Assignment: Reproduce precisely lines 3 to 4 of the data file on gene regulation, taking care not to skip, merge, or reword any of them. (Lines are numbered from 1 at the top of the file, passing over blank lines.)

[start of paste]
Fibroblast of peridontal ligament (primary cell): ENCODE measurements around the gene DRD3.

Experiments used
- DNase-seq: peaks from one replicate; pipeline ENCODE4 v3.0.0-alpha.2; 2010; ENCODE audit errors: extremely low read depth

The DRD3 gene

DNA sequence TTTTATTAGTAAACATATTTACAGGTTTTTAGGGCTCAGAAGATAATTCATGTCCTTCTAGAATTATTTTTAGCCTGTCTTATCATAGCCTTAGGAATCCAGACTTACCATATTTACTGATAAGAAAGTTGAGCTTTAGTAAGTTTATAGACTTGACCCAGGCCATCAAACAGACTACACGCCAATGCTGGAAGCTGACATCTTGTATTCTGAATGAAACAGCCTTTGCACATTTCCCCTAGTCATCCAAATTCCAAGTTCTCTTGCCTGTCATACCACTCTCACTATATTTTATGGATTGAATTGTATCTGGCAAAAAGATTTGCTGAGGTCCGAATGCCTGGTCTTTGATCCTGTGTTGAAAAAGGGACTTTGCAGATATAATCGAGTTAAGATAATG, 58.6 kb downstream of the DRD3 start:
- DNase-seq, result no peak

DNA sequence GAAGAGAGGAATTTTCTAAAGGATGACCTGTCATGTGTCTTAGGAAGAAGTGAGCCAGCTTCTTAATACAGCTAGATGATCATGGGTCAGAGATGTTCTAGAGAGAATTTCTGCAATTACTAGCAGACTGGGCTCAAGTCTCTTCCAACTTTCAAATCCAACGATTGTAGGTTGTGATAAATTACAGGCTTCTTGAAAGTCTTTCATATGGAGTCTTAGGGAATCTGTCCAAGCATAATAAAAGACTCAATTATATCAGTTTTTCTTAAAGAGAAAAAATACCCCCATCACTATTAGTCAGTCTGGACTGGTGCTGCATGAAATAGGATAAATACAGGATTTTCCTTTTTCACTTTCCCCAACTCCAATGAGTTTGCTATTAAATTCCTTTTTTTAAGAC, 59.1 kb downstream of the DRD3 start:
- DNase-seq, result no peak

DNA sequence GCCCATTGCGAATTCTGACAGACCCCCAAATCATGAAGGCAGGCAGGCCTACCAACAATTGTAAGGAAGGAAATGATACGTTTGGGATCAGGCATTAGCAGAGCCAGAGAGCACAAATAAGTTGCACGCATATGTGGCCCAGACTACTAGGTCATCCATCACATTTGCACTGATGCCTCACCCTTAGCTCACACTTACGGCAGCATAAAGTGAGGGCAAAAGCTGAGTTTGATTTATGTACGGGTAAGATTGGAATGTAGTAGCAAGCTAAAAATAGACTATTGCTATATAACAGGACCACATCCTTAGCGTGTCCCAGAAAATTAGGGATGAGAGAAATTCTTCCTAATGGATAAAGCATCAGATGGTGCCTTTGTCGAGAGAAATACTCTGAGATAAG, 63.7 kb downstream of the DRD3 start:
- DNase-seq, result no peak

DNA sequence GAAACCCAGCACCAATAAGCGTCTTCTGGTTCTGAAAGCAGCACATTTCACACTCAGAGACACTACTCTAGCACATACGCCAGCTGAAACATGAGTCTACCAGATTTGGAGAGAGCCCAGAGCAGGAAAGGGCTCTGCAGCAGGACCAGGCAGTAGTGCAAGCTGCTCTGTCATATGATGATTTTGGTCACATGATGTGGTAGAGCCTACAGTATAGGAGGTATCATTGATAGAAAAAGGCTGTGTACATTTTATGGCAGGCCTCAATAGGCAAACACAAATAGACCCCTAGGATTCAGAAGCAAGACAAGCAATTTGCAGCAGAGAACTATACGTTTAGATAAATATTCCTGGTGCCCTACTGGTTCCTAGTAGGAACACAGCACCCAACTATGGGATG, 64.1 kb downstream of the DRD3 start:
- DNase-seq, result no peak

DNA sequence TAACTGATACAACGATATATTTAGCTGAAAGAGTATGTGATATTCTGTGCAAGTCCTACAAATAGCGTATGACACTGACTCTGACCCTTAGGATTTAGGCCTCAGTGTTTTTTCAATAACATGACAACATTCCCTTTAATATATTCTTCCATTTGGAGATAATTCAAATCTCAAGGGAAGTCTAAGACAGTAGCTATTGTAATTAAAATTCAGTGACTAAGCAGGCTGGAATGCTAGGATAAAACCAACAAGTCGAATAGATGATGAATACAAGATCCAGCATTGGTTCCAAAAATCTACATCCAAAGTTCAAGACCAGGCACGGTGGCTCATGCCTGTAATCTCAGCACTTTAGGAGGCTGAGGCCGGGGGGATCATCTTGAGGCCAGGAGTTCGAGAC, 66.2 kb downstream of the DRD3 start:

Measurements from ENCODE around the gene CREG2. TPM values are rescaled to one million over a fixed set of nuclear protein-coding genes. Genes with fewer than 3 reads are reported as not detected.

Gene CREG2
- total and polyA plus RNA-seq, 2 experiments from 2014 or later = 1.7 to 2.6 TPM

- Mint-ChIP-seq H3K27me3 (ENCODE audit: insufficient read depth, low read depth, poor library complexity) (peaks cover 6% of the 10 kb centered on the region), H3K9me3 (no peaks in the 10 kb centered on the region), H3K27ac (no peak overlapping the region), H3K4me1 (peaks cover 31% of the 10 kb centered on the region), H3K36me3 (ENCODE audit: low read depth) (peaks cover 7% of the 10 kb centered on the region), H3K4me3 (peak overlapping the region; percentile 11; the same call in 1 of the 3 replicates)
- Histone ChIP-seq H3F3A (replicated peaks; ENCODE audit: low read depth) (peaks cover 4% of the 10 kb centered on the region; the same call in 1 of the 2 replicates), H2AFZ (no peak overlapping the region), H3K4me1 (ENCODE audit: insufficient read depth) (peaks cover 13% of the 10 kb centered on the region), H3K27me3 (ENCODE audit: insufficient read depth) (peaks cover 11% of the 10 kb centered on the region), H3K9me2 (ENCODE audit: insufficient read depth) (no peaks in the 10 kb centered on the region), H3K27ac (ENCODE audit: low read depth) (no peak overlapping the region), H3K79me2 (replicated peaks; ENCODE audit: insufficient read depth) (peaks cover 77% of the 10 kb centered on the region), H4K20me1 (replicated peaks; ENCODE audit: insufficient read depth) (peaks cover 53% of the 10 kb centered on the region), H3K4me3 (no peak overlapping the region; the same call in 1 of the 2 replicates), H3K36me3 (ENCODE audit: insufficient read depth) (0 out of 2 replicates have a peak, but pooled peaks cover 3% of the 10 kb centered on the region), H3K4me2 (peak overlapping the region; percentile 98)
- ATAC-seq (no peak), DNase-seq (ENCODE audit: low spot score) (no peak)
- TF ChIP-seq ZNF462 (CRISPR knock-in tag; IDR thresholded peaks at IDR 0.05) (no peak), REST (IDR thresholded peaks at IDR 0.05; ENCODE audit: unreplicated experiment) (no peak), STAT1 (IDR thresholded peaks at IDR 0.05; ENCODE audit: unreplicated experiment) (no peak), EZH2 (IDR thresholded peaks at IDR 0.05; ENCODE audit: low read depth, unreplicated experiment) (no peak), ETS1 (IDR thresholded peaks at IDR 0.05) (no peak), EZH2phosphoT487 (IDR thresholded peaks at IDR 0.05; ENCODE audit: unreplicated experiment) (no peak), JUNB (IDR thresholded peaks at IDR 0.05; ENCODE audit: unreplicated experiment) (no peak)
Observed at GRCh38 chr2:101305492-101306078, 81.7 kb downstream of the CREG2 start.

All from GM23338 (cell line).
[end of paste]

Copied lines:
- DNase-seq: peaks from one replicate; pipeline ENCODE4 v3.0.0-alpha.2; 2010; ENCODE audit errors: extremely low read depth

The DRD3 gene